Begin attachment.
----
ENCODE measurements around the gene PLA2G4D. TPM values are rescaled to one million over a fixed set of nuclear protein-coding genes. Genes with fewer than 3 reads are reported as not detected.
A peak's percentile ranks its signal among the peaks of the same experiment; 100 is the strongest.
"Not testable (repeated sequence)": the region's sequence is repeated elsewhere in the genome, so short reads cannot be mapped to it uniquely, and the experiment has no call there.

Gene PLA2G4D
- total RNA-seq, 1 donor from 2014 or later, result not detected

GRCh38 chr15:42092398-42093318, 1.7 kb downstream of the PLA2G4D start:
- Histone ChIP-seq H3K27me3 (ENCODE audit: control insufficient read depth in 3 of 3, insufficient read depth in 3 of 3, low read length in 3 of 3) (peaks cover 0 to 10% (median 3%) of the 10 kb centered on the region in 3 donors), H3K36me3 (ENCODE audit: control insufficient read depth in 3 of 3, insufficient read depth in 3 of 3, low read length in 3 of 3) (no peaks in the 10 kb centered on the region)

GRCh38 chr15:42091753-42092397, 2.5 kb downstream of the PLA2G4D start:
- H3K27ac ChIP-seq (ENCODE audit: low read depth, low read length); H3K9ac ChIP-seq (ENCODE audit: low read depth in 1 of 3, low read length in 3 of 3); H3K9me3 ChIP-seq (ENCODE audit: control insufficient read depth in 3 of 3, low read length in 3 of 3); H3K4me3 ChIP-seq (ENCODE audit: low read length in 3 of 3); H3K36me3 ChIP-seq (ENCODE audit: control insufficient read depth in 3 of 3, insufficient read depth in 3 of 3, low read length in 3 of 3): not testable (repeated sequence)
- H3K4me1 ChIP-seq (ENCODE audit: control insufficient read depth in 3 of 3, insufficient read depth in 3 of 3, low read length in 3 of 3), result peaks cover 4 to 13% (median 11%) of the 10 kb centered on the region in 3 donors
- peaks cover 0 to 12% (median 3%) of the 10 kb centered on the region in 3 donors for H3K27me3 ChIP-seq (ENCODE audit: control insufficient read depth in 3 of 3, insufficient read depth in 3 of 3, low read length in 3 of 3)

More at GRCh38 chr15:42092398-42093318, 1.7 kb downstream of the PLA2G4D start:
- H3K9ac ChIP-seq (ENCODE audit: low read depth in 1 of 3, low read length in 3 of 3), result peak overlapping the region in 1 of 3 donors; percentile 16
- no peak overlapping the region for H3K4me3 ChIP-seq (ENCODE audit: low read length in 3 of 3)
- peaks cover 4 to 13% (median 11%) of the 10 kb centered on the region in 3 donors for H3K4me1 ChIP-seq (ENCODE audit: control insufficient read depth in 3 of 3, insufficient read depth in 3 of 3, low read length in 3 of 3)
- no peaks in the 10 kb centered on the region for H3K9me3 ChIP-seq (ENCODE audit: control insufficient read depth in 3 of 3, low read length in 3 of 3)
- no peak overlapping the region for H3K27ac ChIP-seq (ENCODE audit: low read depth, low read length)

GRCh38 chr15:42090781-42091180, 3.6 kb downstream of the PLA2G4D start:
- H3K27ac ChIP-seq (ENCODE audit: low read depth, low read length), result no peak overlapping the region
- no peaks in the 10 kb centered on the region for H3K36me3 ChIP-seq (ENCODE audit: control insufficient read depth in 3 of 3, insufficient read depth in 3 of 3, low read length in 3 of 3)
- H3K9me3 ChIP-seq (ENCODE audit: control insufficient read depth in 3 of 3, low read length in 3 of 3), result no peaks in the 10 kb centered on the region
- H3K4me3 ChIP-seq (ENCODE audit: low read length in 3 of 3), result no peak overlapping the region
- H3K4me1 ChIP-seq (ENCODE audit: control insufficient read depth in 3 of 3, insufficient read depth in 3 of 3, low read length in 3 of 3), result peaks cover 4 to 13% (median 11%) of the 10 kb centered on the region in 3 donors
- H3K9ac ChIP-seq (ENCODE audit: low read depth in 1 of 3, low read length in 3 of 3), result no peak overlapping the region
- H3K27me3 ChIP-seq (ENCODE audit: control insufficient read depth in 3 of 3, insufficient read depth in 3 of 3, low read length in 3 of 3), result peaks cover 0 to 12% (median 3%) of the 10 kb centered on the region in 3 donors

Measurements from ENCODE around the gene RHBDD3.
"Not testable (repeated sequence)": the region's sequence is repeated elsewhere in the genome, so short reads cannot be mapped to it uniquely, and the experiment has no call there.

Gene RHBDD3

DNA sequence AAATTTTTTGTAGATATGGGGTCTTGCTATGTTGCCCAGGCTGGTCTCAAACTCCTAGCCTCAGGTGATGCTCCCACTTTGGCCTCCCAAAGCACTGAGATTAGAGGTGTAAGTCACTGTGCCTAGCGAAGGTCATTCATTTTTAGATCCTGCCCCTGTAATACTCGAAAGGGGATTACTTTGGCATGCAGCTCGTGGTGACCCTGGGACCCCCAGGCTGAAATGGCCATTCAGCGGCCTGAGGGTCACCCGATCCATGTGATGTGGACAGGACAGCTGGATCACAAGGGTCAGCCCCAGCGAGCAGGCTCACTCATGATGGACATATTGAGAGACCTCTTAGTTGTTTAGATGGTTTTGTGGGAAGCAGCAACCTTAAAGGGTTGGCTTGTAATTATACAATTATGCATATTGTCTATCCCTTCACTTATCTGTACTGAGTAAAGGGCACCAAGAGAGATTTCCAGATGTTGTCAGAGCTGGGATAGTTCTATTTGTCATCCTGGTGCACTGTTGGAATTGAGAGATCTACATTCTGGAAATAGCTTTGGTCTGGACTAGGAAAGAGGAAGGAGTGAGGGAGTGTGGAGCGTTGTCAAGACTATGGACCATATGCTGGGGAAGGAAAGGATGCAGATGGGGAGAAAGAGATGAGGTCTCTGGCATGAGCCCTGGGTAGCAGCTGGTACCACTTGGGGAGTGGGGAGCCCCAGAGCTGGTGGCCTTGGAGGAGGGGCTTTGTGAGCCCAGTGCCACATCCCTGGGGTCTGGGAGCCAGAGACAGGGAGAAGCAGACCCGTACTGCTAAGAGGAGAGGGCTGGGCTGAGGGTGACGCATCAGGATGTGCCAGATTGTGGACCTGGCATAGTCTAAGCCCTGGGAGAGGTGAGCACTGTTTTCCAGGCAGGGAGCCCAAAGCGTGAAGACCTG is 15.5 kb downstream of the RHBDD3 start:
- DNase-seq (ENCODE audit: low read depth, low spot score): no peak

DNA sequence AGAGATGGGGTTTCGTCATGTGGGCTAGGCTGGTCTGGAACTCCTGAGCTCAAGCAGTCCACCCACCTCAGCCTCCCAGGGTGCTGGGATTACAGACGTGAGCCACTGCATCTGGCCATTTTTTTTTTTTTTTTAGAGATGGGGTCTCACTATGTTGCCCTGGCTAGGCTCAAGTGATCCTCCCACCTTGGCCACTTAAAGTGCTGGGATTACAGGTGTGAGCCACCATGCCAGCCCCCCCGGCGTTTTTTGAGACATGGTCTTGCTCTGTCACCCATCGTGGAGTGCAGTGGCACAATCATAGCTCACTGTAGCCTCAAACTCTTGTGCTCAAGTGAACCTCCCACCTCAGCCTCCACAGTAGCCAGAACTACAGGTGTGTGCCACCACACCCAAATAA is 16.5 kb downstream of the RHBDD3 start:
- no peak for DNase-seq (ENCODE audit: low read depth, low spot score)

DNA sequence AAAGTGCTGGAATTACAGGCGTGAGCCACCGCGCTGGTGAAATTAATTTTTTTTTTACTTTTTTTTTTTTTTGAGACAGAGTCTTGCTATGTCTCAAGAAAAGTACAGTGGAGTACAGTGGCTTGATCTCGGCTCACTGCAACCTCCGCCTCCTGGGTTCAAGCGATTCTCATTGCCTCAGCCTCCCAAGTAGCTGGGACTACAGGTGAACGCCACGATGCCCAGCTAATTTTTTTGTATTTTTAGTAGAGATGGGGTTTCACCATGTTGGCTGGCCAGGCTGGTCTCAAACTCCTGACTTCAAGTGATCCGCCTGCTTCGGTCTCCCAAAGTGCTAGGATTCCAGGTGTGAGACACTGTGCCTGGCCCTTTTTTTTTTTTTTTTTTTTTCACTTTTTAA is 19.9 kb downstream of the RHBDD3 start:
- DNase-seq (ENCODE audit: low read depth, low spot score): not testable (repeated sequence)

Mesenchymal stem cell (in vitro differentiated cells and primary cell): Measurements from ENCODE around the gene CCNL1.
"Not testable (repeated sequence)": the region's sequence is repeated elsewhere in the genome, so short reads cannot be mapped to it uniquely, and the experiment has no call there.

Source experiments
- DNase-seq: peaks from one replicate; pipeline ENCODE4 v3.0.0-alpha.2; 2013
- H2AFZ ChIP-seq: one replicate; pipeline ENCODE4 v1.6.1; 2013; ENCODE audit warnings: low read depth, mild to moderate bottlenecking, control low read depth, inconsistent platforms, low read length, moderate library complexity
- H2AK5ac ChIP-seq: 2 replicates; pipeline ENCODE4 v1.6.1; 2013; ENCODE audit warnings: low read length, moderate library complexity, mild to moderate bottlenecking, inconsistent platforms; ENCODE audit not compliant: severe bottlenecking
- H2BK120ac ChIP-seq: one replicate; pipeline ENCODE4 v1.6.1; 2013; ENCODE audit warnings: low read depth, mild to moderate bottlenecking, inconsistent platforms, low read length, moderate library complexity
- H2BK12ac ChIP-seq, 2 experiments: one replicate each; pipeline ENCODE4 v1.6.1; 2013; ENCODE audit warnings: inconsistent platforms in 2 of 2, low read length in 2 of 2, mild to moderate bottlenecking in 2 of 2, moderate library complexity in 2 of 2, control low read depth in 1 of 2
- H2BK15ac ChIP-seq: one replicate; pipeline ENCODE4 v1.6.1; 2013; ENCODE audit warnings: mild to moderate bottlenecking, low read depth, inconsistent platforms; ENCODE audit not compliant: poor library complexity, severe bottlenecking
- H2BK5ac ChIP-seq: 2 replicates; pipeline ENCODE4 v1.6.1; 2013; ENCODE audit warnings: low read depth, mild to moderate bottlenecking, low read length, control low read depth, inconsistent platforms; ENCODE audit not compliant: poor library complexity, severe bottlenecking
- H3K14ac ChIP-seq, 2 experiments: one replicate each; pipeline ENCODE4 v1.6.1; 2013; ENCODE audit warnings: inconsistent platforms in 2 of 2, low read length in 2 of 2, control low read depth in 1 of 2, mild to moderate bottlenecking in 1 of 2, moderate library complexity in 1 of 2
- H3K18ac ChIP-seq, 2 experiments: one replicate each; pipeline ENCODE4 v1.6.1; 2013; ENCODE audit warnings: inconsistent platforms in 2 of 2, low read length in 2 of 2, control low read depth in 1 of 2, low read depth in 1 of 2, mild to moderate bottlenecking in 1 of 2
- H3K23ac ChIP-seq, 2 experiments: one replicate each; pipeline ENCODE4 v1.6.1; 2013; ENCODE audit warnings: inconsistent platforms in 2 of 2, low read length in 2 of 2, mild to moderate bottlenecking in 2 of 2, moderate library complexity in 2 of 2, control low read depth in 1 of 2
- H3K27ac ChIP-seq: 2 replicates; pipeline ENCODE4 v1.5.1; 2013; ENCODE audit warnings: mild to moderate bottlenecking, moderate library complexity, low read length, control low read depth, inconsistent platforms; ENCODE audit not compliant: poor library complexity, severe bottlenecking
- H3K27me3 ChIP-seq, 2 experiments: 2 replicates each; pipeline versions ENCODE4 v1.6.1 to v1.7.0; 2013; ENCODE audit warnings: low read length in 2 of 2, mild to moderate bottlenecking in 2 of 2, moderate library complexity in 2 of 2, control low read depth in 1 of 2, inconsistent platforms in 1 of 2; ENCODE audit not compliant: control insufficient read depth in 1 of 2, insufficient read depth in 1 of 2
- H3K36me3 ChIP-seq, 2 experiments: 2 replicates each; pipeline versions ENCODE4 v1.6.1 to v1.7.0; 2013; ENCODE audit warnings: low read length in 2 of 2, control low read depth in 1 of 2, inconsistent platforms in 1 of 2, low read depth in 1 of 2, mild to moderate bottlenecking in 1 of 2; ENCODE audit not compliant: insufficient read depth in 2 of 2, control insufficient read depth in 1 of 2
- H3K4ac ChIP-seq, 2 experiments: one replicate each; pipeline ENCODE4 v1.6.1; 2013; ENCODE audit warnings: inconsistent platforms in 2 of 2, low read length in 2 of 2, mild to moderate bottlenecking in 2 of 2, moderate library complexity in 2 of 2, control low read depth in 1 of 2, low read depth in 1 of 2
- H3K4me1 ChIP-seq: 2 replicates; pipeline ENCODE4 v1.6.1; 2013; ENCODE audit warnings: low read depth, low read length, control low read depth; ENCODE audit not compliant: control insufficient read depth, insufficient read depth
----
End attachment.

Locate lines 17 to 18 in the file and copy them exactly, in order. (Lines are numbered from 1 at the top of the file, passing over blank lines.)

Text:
- no peak overlapping the region for H3K27ac ChIP-seq (ENCODE audit: low read depth, low read length)

GRCh38 chr15:42090781-42091180, 3.6 kb downstream of the PLA2G4D start: